According to Hussein Abdi Halane, Somalia’s Minister of Finance, who was interviewed by the VOA Somali branch, “Saracen will help the Somali government train some of its forces.” Among other things, this private security group would be training anti-piracy forces as well as the bodyguards of Somali government officials, drivers, and civil servants.

Ever since the AP report, concerns have been raised by a number of stakeholders ranging from UN, AU, AMISOM, US, and EU.

Concerns range from “Who will be financing this contract?” to “Is this going to violate the arms embargo imposed on Somalia since 1992?” However, the real concern, from the Somali perspective, ought to be: Since civilians are already exposed to great dangers with al-Shabaab and Hizbul Islam’s mortar attacks on AMISOM and the latter’s counter attacks, and neither of the former militias (now one group) are waging their attacks from a jungle, how are they going to protect civilian lives from their advanced, state-of-the-art weaponry? Is this group going to uphold basic human rights and respect all international conventions? Who would have the responsibility and/or jurisdiction to prosecute any violation that may be made, such as reckless killing, rape, or any other unethical behavior? Would they be able to differentiate between civilian “Saracens” and combatant ones?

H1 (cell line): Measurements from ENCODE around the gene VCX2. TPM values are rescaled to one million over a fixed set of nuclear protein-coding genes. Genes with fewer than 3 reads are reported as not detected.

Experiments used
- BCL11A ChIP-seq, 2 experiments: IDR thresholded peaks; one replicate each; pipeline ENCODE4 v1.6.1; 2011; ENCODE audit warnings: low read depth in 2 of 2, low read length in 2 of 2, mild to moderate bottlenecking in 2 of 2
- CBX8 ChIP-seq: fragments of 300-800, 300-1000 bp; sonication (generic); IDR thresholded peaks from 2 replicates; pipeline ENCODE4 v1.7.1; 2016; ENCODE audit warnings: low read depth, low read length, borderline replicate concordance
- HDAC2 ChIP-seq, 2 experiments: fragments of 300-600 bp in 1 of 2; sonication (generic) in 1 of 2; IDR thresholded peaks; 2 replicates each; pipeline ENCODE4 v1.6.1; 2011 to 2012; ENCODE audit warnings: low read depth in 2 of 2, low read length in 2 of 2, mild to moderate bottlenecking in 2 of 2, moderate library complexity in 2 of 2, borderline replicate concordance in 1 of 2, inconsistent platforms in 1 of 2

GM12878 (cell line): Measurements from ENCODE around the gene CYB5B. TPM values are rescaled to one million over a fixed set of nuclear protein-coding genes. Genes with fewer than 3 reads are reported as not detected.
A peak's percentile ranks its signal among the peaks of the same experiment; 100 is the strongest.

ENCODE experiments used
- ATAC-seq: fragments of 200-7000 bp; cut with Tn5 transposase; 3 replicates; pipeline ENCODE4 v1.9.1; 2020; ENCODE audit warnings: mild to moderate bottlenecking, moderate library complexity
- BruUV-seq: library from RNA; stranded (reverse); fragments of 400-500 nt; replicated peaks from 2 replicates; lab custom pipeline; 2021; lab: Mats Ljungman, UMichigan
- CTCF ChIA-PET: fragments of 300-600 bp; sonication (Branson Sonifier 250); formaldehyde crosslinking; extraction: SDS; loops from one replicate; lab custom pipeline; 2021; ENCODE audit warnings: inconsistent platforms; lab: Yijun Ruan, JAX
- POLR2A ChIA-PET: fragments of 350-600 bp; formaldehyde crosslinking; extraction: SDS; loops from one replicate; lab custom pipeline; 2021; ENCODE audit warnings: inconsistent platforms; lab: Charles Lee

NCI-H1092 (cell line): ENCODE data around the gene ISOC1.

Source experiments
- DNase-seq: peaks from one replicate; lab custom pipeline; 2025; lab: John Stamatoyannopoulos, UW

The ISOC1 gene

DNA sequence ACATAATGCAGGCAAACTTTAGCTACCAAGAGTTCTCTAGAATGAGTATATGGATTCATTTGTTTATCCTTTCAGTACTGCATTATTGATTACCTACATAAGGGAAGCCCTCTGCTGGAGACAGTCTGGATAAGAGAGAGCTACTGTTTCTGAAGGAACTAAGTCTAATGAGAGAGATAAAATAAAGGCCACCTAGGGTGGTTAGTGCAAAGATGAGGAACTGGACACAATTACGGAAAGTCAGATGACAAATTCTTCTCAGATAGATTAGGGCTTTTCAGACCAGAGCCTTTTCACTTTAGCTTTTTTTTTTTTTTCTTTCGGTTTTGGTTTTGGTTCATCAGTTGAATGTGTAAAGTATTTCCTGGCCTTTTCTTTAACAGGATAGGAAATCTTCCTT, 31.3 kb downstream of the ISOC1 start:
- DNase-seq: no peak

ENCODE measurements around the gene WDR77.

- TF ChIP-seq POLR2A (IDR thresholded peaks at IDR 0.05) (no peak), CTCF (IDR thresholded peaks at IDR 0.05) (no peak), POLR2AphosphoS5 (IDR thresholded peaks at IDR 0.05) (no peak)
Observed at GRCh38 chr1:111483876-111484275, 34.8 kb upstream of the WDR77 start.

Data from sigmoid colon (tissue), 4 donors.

And, from the UN and the international community perspective, the concern ought to be: Would this group keep its hands off the uranium deposits in the central regions of Somalia where they are now allowed to operate freely?

It is quite apparent that the TFG has not done its due diligence. Among other things, the TFG agreed to not tax any of the goods and equipments that this group brings into the country, which is euphemism for not searching any and all they possess.

The more the facts emerge on this partnership made in hell, the more enraged the extremists become and the more public support they would garner. Therefore, it is incumbent upon the TFG to immediately end this contract, and upon the international community to pressure Saracen International and all other mercenary groups believed to be operating in "Somaliland" and “Puntland” to leave Somalia.

Oduesp Eman teaches political science in Turkey.